I’m reading a memoir right now. I don’t normally read memoir or biography anymore, at least not in the past thirty years or so. But the book I’m reading is a memoir about life in New Mexico, and I decided to try it as a diversion from the scientific and science fiction books I usually read. So far I like what I’ve read. Mostly.
The writing is well done, and I’ve gotten into the feel of the book. The author is a poet by profession, not a writer of prose, but does a good job with the story line. It’s true, poets frequently make good writers of prose. Yet, several chapters are nothing but backstory as the author dips into her and her husband’s earlier life before they came to New Mexico. That’s important to a memoir, no doubt, but it interferes with the story. I have to read fifteen or twenty pages to wade through earlier facets of a person’s life, holding off the important story line for just a few more pages. I want to get to the action–what were they doing in New Mexico? I don’t mind a few backstory facts, perhaps two or three pages, but whole chapters are a distraction. I go back to this point time and time again: it’s the story line i.e., the plot, which is the important thing. Don’t worry about the damn writing, worry about the plot.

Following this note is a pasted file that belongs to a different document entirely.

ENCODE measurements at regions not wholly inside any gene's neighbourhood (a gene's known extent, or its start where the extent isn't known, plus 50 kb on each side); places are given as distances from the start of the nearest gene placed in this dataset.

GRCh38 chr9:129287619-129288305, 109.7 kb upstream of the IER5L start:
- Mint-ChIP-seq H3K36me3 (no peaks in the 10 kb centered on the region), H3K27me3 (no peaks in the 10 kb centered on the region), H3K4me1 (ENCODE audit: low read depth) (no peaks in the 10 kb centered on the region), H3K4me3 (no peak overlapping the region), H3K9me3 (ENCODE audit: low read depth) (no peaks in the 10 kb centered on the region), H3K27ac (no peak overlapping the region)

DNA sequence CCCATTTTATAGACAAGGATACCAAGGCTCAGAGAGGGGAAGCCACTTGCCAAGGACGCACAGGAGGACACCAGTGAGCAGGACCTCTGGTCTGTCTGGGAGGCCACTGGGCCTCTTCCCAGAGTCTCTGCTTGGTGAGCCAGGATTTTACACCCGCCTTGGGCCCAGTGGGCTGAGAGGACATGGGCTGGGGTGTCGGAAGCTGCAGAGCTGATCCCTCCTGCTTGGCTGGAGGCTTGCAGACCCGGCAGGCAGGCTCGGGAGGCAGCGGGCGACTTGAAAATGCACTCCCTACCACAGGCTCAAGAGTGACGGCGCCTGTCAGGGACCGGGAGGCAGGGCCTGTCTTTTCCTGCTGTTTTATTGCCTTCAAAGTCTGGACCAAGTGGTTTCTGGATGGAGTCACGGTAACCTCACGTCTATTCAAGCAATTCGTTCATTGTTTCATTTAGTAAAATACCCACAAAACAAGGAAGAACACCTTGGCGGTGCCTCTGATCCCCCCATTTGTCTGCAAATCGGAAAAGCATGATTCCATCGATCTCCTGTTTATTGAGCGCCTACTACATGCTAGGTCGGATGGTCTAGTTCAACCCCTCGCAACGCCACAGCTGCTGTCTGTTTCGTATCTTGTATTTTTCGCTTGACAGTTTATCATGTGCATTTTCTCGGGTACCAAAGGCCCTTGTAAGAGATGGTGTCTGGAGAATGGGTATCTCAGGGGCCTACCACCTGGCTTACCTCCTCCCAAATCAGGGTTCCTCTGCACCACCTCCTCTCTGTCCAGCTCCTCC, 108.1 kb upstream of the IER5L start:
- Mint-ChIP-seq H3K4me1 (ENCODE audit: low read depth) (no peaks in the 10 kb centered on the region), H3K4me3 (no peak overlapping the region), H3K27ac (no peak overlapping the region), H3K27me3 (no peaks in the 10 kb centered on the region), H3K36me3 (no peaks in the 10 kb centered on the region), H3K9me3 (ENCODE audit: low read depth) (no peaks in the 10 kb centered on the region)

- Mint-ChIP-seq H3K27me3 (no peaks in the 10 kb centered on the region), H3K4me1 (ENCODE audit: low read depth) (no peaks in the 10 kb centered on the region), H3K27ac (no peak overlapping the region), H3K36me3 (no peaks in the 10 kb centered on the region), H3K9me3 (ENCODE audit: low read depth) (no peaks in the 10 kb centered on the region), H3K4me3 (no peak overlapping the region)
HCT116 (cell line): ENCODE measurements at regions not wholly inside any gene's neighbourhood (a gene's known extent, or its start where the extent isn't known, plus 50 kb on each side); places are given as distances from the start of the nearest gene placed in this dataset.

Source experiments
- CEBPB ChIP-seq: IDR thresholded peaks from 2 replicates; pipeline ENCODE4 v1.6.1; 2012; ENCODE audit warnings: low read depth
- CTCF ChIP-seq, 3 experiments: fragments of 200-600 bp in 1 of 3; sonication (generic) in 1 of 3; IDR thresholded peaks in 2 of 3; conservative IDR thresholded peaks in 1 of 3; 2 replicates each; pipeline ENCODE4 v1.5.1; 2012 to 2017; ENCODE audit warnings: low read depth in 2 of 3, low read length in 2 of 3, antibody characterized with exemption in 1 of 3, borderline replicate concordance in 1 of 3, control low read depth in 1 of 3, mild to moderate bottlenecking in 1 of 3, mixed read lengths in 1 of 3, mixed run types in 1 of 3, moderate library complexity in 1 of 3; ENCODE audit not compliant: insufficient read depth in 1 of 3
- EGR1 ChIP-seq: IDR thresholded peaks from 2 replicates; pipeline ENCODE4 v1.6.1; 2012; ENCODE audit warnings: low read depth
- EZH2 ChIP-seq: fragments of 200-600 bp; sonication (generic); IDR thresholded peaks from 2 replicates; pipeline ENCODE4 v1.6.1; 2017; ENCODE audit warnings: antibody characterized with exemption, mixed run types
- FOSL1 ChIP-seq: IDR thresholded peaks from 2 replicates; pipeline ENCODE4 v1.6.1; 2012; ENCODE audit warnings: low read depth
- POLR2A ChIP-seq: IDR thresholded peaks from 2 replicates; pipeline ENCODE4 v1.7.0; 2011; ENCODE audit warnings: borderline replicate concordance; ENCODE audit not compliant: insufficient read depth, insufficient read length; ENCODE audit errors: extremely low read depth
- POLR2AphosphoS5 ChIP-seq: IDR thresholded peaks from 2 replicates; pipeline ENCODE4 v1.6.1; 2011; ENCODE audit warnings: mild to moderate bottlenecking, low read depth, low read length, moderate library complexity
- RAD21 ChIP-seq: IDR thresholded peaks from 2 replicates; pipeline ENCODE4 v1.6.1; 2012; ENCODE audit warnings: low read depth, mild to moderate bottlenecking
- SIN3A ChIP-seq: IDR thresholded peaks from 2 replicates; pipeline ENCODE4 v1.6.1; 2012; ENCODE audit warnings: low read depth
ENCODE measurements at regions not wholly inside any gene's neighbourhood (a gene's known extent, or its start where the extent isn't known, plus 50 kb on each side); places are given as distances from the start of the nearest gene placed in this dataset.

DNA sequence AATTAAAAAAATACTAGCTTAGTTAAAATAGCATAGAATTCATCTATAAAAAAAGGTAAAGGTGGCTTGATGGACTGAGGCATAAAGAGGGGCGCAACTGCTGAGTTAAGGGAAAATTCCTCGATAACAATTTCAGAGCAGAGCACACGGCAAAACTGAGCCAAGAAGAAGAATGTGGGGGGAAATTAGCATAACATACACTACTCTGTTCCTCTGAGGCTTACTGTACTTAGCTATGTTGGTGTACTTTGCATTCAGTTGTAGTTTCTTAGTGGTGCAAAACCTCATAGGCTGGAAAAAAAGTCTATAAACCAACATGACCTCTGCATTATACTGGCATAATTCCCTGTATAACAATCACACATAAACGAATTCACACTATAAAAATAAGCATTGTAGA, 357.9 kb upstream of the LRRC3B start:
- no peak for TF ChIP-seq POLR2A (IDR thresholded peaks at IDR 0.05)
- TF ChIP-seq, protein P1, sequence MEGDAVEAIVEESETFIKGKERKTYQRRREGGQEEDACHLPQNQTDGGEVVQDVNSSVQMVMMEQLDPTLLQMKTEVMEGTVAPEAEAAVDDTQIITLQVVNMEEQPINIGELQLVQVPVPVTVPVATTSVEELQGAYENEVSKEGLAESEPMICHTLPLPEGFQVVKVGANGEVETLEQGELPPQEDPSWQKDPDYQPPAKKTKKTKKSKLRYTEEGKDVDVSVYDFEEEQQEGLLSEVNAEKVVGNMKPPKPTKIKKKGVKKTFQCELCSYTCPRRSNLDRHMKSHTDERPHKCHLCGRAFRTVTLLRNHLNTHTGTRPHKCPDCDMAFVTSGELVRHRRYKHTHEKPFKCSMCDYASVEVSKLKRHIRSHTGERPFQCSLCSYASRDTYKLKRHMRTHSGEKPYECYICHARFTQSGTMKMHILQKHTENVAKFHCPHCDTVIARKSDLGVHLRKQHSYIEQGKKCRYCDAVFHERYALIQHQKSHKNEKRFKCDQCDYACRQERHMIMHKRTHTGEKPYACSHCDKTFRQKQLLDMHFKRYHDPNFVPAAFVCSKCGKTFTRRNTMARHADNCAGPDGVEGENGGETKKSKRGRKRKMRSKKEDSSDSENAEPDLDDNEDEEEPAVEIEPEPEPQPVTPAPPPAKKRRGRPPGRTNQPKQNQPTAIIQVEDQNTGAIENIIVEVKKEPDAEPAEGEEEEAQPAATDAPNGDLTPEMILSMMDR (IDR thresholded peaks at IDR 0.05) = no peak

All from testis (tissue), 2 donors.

I’ve had to learn this the hard way. Too many of my works have been saturated with backstory, and I’ve had to rip up several short stories because they were filled with too much of earlier events. This has been perhaps the hardest thing to learn about the craft of writing: don’t overload the reader with the character’s previous life history. Drop it in at small points here and there. That’s particularly hard to do in science fiction where the main character’s earlier life may have been on a different planet, and the author has to familiarize the reader not only with the character’s early history, but also that of the planet and of his/her civilization’s history too. But it can be done, and I’ve done it (hopefully) a couple of times. We’ll see.
Keep that story line going.